Obedience training for dogs teaches your dog you are the leader of the pack. By doing so, your dog will look to you for direction, as well as follow where you lead. When dogs are dominant over their master, they tend to be pushy and unresponsive. These dogs can also develop behavior problems as they mature, especially in larger breed dogs. So do yourself and your dog a favor, and start obedience training as soon as possible.
Things to Keep in Mind When Obedience Training Dogs
- Be consistent. Establish a set of rules that everyone will use to train the dog. By using the same commands and establishing the same rules, training will be consistent and your dog will better understand what is expected.
- Keep sessions short and exciting. Limit training sessions to 15 minutes each, 1-3 sessions per day. By making obedience training fun for dogs, they look forward to their next lesson.
- Repeat. Repeat. Repeat. Obedience training for dogs relies on repetition; that is the only way dogs are sure to understand what you are saying. Don’t forget to work your commands in different locations, to ensure your dog truly understands your commands!
- Use a treat your dog loves best. This focuses all of your dog’s attention on you.
- Be in a good mood. Obedience training for dogs is a far more encouraging place when the master is happy.
- Start and end every training session with lots of playtime and praise. Give your dog a reward for working so hard for you; play ball, take a walk, cuddle on the sofa or feed him or her dinner!
- Train your dog in an area with no distractions. In the beginning, this helps focus your dog’s attention solely on you.
- Begin every session with the look command. This helps focus your dog’s attention on the trainer.
The Most Used Obedience Commands for Dogs
Look – Start with a treat in your hand, encourage your dog to see the treat. Say “look”, while moving the treat from the dog’s nose to your face. As soon as your dog makes eye contact with you, praise him and give him a nibble of the treat. Repeat this a few times and release with “okay.”
Sit- Hold a small treat in your hand and lure your dog into a sitting position by moving the treat from the dog’s nose along his or her head and back towards his or her ears. Don’t hold the treat too high, or your dog will jump up to get it. Give the command “sit.” When your dog sits, verbally praise and give your dog a treat. Release your dog from the sitting position by saying the release word “okay” and running backwards so he or she gets up. If your dog does not sit, you can gently guide him or her into a sitting position by holding the collar, stroking down the back and cupping your hand around and under the tail and the back of the dog’s rear legs.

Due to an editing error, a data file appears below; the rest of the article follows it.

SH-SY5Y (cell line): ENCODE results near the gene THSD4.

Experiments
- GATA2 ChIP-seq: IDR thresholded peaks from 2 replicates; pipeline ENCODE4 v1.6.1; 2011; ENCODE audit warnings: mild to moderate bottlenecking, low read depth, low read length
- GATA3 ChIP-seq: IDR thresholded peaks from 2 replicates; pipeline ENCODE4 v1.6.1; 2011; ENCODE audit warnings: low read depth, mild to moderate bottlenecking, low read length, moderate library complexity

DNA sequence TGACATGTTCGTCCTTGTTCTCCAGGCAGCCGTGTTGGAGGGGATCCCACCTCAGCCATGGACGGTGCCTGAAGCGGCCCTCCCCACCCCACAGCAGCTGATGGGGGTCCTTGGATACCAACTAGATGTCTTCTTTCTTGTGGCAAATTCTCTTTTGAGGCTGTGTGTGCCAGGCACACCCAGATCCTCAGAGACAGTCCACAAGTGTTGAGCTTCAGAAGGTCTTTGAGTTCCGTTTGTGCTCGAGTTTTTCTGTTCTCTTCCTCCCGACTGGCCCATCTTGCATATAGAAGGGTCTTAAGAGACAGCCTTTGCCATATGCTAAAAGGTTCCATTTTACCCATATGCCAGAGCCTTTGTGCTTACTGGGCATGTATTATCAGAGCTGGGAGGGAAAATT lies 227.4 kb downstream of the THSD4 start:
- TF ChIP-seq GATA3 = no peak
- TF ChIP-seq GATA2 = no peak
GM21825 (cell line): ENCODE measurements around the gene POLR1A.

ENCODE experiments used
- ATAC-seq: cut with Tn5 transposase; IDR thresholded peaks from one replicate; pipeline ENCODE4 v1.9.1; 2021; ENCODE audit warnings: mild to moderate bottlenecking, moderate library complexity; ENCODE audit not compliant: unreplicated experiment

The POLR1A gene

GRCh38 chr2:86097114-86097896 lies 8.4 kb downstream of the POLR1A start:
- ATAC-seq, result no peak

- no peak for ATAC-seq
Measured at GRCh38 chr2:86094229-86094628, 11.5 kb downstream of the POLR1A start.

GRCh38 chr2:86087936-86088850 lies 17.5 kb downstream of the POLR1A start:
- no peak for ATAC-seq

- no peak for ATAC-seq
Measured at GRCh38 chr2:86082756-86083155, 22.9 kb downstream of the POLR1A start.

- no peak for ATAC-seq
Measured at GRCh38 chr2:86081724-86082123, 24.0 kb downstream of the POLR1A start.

Stay – Place your dog in a sitting position. Place a treat in front of the dog and, in a firm voice, command the dog to “stay.” At first, you will need to hold your dog in the stay position by placing your hand on the collar. Reinforce this command by saying “good stay.” If the dog tries to get up, correct with an “eh, eh” while holding him or her in the stay position. When your dog is calm, release him or her by saying “okay”. Increase the stay time gradually.
Down – Have your dog sit. Hold a treat in your thumb and forefinger so it’s only partially exposed. Using the treat in your hand, start at your dog’s nose and move the food directly to the floor between the dog’s two front legs while saying the word “down”. As your dog’s body drops and his or her elbows touch the floor, praise your dog and let him or her nibble on the treat, count to five and release by saying “okay”.
How Do You Train Your Dog to Stay in Your Yard?
Every dog owner wants the answer to the following question. How do I keep my dog from running away, while still giving him or her a place to exercise? Physical and underground fences can be expensive, time-consuming and costly to erect, especially for larger yards. Sneaky dogs have found they can jump over or tunnel under them. With the new advances in technology, the wireless dog fence is the answer. These dog containment systems keep dogs safe while giving them freedom to roam. Plus, wireless fence obedience training for dogs only takes about 2 weeks. fenben lab fenbendazol